Willa Young (California)

Willa Young is based at KMYV Yuba County Airport, Marysville, California.  I have been a 99 since 1994. Flown my 1953 Bonanza for 22 years and still do. As of May 2016 we became proud owners of a completely re-built 1946 Champ named “Snoopy”. I have 20 hours in her and have completely fallen in love with this little tail dragger....

Lisa Williams     (Florida)

Lisa Williams (Florida)

Lisa Williams is based at KSGJ, Northeast Florida Regional Airport, St Augustine, Florida.  I am in the process of rebuilding a 1958 7EC Champ. I do not have my pilot certificate but plan on getting it in my husband’s Piper Pacer. We also have a 1929 KR 34 (Fairchild) biplane that we plan to rebuild after the Champ is completed. Very nice meeting you at Triple Tree. See you at the next event. Lisa Williams...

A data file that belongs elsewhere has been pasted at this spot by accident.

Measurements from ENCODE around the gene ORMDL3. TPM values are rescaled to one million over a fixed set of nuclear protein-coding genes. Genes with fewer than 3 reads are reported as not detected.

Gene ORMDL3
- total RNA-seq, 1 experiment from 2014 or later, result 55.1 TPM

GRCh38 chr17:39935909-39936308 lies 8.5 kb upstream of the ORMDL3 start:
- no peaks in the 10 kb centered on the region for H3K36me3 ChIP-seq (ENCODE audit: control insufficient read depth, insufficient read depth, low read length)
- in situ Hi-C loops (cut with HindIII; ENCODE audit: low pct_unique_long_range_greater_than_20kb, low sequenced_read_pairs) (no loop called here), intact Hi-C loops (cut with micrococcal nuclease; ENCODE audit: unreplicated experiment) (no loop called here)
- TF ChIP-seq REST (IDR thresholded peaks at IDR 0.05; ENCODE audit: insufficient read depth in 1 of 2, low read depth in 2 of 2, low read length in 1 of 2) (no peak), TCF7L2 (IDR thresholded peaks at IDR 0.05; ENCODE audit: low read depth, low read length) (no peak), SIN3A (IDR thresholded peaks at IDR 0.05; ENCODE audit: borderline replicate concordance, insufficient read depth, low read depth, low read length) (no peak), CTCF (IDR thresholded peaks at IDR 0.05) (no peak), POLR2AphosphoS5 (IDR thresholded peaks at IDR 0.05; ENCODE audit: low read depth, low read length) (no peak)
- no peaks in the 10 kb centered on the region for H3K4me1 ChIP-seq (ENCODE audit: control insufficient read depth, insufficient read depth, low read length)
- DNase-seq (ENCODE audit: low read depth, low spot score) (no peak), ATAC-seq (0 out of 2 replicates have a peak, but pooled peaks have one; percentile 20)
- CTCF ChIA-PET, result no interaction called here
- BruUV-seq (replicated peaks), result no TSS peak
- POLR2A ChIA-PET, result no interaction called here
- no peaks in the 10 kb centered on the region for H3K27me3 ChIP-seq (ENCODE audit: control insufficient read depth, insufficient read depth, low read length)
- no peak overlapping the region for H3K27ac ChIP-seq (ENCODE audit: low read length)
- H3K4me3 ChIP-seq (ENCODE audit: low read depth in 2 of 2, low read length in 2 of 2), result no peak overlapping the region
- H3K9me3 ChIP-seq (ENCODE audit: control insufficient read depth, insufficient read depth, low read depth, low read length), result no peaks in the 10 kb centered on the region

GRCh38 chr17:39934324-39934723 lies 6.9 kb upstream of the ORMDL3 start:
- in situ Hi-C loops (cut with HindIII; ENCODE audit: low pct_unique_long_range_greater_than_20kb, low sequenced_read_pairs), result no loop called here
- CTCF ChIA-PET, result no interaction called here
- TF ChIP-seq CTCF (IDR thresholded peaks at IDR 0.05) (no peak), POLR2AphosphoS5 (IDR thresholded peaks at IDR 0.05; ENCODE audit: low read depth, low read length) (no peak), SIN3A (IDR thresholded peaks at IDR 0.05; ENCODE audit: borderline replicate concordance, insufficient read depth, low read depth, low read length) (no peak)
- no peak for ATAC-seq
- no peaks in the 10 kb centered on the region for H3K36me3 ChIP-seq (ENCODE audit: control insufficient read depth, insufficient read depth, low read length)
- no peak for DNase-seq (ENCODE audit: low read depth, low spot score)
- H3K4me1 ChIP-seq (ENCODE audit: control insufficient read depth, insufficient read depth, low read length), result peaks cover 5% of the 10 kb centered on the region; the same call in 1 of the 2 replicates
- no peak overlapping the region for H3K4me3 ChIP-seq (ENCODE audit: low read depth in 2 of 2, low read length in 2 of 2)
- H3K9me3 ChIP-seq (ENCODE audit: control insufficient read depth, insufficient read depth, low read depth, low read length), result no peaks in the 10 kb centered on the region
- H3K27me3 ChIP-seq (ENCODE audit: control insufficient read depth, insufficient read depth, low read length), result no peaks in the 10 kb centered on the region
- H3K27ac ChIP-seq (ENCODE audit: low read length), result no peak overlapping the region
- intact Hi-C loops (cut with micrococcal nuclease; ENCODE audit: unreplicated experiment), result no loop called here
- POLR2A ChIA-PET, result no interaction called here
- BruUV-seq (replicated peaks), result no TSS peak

Erika DeLong     (Minnesota)

Erika DeLong (Minnesota)

Erika DeLong is based at 25D, Forest Lake Airport, Forest Lake, Minnesota.  I have been flying taildraggers for approximately 20 years. I bought and restored my Aeronca 7AC Champ and have been flying it since 2001. It’s my favorite aircraft of the three that I own. I work so I can fly airplanes, so I fly airplanes for work. I hold an ATP, CFI, CFII, MEI, SES and typed in CL65, SF340.    ...

Rachel Conklin     (New York)

Rachel Conklin (New York)